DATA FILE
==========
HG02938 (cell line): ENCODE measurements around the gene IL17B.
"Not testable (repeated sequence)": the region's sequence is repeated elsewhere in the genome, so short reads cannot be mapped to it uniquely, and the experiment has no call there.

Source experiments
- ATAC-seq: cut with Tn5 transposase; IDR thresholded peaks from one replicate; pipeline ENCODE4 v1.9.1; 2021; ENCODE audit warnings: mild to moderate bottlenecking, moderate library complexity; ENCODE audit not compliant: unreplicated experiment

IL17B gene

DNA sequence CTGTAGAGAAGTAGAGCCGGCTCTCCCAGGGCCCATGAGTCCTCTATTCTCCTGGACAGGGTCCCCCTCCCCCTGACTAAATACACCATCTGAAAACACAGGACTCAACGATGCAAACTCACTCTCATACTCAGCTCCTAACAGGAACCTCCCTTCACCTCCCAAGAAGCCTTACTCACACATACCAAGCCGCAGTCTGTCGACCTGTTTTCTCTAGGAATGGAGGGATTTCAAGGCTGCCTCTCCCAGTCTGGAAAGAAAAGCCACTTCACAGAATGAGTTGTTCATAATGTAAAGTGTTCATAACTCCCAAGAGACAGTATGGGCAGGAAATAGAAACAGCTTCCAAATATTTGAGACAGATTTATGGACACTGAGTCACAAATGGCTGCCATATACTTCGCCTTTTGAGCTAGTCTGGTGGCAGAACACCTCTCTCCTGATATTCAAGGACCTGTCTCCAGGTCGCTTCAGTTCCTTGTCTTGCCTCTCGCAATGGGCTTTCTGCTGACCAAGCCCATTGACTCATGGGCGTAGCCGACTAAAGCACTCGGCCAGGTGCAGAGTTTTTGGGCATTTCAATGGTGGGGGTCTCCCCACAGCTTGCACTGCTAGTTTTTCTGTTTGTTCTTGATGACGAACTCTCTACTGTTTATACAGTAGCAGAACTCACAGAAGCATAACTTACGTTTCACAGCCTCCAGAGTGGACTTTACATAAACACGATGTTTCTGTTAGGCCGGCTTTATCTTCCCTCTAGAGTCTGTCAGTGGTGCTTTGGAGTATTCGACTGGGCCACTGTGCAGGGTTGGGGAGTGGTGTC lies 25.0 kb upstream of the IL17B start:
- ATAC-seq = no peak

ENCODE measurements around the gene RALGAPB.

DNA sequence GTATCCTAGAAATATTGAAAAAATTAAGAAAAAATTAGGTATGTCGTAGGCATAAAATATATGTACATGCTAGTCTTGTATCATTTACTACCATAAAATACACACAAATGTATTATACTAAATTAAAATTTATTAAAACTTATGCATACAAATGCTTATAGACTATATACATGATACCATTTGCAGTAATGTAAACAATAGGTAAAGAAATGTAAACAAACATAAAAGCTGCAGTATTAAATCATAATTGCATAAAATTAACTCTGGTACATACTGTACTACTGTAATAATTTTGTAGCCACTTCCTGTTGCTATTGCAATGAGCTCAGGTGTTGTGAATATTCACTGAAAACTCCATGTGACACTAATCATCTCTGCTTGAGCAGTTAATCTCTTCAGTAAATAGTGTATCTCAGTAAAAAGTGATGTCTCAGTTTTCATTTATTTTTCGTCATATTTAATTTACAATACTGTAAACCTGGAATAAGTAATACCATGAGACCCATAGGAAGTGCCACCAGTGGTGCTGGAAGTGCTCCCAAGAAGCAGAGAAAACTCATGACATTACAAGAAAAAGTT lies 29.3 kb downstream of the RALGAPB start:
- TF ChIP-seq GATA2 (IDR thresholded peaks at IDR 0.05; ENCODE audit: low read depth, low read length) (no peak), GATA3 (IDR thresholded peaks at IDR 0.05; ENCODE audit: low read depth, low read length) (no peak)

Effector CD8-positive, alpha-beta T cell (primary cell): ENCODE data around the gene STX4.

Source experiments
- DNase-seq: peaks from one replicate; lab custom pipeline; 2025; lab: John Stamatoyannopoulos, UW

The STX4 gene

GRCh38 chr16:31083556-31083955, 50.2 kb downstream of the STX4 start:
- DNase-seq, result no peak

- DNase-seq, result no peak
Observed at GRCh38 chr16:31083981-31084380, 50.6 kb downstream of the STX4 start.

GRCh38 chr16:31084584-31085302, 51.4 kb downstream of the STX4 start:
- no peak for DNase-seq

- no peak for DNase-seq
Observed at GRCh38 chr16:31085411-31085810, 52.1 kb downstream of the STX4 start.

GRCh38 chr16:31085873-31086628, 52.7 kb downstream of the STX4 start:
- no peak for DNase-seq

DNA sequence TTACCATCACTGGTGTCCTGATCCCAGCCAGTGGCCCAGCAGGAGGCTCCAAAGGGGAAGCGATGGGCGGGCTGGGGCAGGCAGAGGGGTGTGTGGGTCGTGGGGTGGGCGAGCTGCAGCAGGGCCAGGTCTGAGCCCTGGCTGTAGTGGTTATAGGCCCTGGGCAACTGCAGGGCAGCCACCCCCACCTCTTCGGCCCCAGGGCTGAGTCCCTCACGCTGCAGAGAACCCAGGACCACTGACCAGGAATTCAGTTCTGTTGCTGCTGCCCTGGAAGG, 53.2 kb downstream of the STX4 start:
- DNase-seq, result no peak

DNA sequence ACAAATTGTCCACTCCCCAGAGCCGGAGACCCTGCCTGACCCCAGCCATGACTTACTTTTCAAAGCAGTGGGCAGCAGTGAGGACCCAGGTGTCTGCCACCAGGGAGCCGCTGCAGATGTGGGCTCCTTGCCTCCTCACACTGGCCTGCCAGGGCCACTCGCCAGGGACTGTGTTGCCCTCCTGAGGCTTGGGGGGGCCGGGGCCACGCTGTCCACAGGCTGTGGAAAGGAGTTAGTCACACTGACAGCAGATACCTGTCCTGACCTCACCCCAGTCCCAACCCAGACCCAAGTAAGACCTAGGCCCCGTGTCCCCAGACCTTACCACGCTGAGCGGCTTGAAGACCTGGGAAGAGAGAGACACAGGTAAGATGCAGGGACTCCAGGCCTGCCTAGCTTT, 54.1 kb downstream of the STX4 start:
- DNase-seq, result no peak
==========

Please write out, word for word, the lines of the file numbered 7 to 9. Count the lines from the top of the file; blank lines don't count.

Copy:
- ATAC-seq = no peak

ENCODE measurements around the gene RALGAPB.

DNA sequence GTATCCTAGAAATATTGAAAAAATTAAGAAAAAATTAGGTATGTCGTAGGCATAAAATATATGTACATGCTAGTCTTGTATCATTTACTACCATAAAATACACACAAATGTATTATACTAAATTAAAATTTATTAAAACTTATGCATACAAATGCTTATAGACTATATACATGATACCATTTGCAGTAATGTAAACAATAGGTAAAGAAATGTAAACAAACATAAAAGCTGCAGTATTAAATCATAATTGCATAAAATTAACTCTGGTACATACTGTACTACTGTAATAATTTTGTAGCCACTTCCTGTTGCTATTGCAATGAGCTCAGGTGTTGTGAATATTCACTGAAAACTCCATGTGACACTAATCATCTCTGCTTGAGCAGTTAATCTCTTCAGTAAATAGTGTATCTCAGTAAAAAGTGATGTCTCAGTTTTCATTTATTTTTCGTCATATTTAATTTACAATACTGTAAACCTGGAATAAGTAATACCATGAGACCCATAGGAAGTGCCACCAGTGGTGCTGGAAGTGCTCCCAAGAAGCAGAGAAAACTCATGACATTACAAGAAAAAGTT lies 29.3 kb downstream of the RALGAPB start: